22 October 2019 

South Africa has for the third year running, claimed top position among 20 African countries ranked by the Absa Africa Financial Markets Index in terms of financial markets development. This is mainly because of its sizeable lead in market depth and deep market liquidity supported by strong domestic investors. 

The country was also ranked top in access to foreign exchange, market transparency, tax and regulatory environment and capacity of local investors. It however came second to Egypt on macro-economic opportunity and third on legality and enforceability of standard financial markets master agreements after Mauritius and Kenya, respectively. 

The index, now in its third year, assesses progress and potential across six key pillars and was produced by the Official Monetary and Financial Institutions Forum (OMFIF), an independent research think tank for central banking, economic policy and public investment.

The countries were ranked based on the following pillars:

Pillar 1 
Market Depth: Examines size, liquidity and diversity of products in markets, as well as countries’ efforts to merge exchanges and launch new markets.

Pillar 2
Access to foreign exchange:  Looks at factors that impact markets’ accessibility to international investors, including the severity of capital controls, exchange rate reporting standards and levels of foreign exchange liquidity.

Pillar 3
Market transparency, tax and regulatory environment: Assesses countries’ regulatory and tax environments for financial markets, as well as transparency and enforcement of accounting rules.

Pillar 4
Capacity of local investors: Examines the size of local investors, assessing the level of local demand against supply of assets available in each market.

Pillar 5
Macro-economic opportunity: Evaluates economic performance, financial risks and financial transparency, demonstrated by availability of data, open monetary policy communication and the timely release of state budgets.

Pillar 6
Legality and enforceability of standard financial markets master agreements: Measures how well countries have adopted internationally accepted legal standards, the enforcement of netting and collateral positions, and insolvency regime adequacy.

The head of global markets for Absa regional operations, George Asante says South Africa’s top ranking across four pillars is not surprising given the development and sophistication of its financial markets. However, other countries ranked in the index are fast catching up due to ongoing regulatory and policy reforms in those markets, which Asante partly attributes to the impact the index is having. 

“South Africa tops the index largely due to its sizeable lead in market depth. While it is likely to remain an outlier in this pillar, the creation of new bourses and key mergers between existing ones will improve the standing of other countries in coming years,” Asante says.

South Africa’s high position on access to foreign exchange after having been overtaken by Kenya in the previous edition of this index was as a result of high interbank foreign exchange turnover, regular exchange rate reporting and a favourable reserve level relative to net portfolio flows.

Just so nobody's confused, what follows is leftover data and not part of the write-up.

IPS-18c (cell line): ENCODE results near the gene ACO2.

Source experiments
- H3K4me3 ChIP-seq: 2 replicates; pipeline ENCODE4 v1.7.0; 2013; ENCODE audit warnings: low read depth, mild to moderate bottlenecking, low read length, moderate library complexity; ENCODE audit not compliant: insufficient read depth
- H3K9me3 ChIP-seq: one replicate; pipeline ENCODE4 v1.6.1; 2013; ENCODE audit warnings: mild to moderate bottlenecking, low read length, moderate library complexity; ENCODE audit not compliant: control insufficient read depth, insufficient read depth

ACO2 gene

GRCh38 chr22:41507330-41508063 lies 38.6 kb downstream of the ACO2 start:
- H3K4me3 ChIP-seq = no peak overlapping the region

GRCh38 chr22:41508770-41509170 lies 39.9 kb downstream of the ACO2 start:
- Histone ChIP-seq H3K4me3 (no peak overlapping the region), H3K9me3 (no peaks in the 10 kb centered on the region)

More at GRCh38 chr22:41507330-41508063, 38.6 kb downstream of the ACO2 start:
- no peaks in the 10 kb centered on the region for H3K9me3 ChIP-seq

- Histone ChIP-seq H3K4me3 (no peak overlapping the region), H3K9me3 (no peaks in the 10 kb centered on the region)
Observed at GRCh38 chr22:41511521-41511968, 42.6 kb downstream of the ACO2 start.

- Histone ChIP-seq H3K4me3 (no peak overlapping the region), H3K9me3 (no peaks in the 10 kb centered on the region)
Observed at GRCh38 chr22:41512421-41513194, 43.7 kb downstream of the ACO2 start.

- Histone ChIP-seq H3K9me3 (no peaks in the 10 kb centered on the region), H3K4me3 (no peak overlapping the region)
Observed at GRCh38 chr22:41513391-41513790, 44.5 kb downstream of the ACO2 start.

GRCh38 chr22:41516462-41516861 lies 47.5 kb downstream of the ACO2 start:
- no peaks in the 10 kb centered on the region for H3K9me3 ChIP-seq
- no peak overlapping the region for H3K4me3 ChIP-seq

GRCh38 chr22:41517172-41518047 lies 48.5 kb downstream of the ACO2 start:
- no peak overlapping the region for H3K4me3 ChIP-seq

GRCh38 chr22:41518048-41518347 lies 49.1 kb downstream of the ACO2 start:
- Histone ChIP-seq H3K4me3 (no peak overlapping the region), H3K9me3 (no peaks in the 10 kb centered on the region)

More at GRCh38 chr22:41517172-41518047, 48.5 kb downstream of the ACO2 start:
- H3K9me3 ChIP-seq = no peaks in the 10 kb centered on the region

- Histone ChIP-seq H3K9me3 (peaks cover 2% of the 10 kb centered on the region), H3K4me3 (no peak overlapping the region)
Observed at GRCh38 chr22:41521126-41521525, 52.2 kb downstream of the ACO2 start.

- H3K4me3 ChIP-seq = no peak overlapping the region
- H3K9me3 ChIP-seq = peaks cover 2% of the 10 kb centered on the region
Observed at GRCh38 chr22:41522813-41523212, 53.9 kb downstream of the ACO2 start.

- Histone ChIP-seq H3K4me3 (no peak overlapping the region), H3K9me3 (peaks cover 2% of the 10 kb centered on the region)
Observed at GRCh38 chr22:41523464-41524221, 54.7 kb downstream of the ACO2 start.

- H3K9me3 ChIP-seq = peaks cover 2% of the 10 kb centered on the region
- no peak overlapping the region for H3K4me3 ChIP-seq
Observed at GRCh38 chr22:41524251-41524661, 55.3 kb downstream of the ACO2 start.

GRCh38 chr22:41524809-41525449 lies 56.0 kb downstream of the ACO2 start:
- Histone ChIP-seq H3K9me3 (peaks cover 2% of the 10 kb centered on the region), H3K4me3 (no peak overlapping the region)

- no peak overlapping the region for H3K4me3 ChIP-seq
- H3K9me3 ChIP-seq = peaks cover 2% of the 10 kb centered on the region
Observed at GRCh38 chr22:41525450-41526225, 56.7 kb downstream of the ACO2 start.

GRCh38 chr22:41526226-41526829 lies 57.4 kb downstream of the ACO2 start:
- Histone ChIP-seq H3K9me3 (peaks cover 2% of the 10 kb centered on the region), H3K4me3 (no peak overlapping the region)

In the market transparency, tax and regulatory environment pillar, South Africa’s scored highest on its tax environment for financial markets which plays a crucial role in offering investors incentives to invest in financial products. “They provide transparency, which is vital for fostering investor confidence,” Asante says.

South Africa beat other countries on the fourth pillar of capacity of local investors because of its deep and liquid capital markets which offer local pension funds many investment options.  “Its pension funds are also large relative to the capitalisation of assets listed on the Johannesburg stock market, which means they contribute to its liquidity and development, as well as benefitting from it,” Asante says.

Commenting on the overall findings, Asante says the impact of the index is demonstrated by the progress financial regulatory authorities are making to further reform their financial markets across African markets. 

“There has been a concerted effort among African policy-makers to react to the findings. This can be seen in the vast improvements in Pillar 6, ‘legality and enforceability of standard financial markets master agreements’, where countries have responded to past findings in order to align with best practice. The index is therefore becoming a powerful barometer for policy-makers and playing a role in building an Africa which is able to fund itself,” he says. 

Peter Matlare, Deputy Chief Executive Officer, Absa Group, meanwhile says the deepening and widening of financial markets are crucial steps towards national economic self-sufficiency in Africa.

“To reach the next level of growth, Africa requires a collective commitment to ensuring the transnational cross-pollination of ideas. This index suggests we are making headway. The continent’s challenges are clearly visible and its countries are crafting actionable solutions,” Matlare says.

He says Absa is committed to furthering the development and prosperity of the continent and its people. The bank believes the insights in the index will inspire active engagement among policy-makers and market participants, resulting in measurable actions that foster inclusive growth and sustainable development which benefits the people of Africa.